By James Lint
Senior Editor for InCyberDefense and Contributor, In Homeland Security
Military servicemembers and others suffering from chronic pain are finding relief in some new medical treatments.
Traditionally, when service members were injured in sports activities or military maneuvers, they would take ibuprofen, known as “Ranger Candy.” But even if they were hospitalized, they still had inflammation, aches and pain after being released.
Military Servicemembers Often Need More Frequent Medical Treatments: A sad secret that many military careerists learn the hard way is that arthritis comes early for veterans. Arthritis is an inflammation of the joints. Osteoarthritis, commonly known as “wear and tear arthritis,” is the most common form of arthritis.
WebMD says arthritis “is associated with a breakdown of cartilage in joints and can occur in almost any joint in the body. It commonly occurs in the weight-bearing joints of the hips, knees, and spine.”
Members of the military often develop osteoarthritis because they put stress on their weight-bearing joints from carrying heavy backpacks, ammunition and other gear. These “ruck marching” activities stress joints from the shoulders to the feet. So, it’s no surprise that after years of 12- and 20-mile ruck marches, many soldiers develop osteoarthritis.
Opioid Epidemic Also Causing Problems for Veterans: Traditional pain relievers such as aspirin, Naprosyn, Celebrex and ibuprofen can cause stomach pain and bleeding. But an even more serious problem is caused by the opioid epidemic.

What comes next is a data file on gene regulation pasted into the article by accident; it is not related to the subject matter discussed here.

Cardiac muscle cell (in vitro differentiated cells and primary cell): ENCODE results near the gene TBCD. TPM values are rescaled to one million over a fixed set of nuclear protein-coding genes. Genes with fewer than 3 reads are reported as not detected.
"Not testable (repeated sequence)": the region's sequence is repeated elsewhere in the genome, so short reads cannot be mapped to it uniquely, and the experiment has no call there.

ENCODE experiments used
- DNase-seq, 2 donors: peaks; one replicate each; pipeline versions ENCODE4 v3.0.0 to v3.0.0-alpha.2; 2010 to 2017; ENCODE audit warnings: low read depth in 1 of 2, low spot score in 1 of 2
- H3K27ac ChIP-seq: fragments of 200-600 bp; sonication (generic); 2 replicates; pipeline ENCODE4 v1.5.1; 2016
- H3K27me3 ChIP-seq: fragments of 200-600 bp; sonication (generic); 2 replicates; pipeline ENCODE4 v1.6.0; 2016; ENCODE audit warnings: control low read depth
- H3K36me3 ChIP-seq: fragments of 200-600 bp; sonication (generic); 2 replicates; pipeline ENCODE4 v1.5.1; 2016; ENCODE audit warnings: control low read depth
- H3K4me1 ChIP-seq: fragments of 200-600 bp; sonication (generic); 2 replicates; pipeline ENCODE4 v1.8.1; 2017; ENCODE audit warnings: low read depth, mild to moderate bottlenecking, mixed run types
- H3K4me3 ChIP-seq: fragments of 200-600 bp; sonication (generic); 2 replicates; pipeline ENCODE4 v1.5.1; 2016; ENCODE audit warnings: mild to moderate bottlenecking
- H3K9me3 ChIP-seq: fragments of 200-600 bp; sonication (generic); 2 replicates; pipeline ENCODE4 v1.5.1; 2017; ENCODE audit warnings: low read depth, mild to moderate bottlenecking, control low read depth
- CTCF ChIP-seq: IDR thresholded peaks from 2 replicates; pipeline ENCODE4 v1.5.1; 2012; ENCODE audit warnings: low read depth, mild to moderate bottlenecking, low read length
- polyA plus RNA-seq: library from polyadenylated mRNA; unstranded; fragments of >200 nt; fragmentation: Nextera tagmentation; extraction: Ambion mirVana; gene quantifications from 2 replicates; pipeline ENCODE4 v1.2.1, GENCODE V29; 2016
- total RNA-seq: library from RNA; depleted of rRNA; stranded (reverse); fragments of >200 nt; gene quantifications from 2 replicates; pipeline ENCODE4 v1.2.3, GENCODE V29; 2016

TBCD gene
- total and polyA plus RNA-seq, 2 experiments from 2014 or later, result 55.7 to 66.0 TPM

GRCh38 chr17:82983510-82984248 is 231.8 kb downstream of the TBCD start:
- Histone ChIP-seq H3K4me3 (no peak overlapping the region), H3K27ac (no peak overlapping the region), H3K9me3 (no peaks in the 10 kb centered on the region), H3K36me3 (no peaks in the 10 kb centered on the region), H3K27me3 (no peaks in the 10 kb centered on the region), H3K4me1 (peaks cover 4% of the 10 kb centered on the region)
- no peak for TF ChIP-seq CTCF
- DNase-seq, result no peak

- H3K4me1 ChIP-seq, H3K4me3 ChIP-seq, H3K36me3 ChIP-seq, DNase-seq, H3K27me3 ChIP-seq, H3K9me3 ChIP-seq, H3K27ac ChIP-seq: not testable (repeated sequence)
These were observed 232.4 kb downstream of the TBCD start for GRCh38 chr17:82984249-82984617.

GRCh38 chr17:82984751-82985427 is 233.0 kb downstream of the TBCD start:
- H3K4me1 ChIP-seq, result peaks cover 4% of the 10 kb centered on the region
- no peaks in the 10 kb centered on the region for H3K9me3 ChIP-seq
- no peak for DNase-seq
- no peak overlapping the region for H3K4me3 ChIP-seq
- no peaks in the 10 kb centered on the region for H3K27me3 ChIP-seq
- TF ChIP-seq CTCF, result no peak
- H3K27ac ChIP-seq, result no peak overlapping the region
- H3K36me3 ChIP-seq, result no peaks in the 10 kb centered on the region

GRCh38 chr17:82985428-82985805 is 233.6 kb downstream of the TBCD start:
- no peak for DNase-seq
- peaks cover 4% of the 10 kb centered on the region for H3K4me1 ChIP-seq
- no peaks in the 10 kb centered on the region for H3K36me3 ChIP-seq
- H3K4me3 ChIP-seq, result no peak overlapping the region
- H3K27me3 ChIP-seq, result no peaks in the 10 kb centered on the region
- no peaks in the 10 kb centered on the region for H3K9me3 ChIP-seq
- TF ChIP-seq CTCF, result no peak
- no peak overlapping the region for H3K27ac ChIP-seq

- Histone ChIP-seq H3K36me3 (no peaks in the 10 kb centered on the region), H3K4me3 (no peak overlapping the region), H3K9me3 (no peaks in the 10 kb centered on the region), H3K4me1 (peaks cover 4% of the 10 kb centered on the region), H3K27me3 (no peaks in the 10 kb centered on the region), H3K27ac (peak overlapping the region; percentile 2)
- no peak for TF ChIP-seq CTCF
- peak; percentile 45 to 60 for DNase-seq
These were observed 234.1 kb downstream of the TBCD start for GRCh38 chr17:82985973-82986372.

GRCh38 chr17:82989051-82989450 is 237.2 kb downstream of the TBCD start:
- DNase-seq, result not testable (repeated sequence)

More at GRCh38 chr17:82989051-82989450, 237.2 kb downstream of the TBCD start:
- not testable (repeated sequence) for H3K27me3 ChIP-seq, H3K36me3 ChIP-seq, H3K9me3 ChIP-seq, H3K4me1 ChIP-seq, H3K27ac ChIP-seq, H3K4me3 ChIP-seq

The National Institute on Drug Abuse notes that every day, more than 115 Americans die from an overdose of opioids. “The misuse of and addiction to opioids—including prescription pain relievers heroin, and synthetic opioids such as fentanyl—is a serious national crisis that affects public health as well as social and economic welfare,” the NIDA said.
In an October 2017 Newsweek article, writer Art Levine charged the Department of Veterans Affairs (VA) with contributing to the nationwide opioid crisis. “The number of patients affected by the VA’s swinging opiate pendulum is staggering: 60 percent of veterans who fought in the Middle East and 50 percent of older veterans have chronic pain.”
However, Levin went on to say, “Since 2012, though, there has been a 56 percent drop to a mere 53,000 chronic pain VA patients receiving opioids—leading to swift, mandated cutoffs regardless of patient well-being and with virtually no evidence that it’s a safe approach.”
Acupuncture Being Adapted by VA for Pain Relief: Recently, however, the VA has been exploring new ways to treat pain including a 5,000-year-old solution – acupuncture. Military medical care facilities and the VA are using acupuncture as a way to alleviate opioid addiction problems. For example, Nellis Air Force Base Hospital in Nevada has 22 doctors trained in acupuncture.
New High-Tech Medical Treatments: Transcutaneous Electrical Nerve Stimulation (TENS) is another non-drug solution to fight chronic pain. It is a small, battery-powered device with two to four electrodes that send an electric current to the painful area.
According to WebMD, “There is little research to support how — or even if — TENS really works. Its use dates back to the 1960s with the introduction of the gate control theory of pain. According to the theory, stimulating nerves closes a ‘gate’ mechanism in the spinal cord, and that can help eliminate the sensation of pain.”
Another new device for relieving pain is called the Oska Pulse, which was FDA-approved in 2016. According to the manufacturer, the Oska Pulse is a wearable pain-relief solution that aims to reduce muscle stiffness, relieve pain and increase mobility through proprietary “eTec pulse” technology. Oska is working with Southeast Bruce W. Carter Veterans Administration Medical Center in Miami, Florida, to determine the scope and next steps for Oska assessment at the VA in Miami and in San Diego.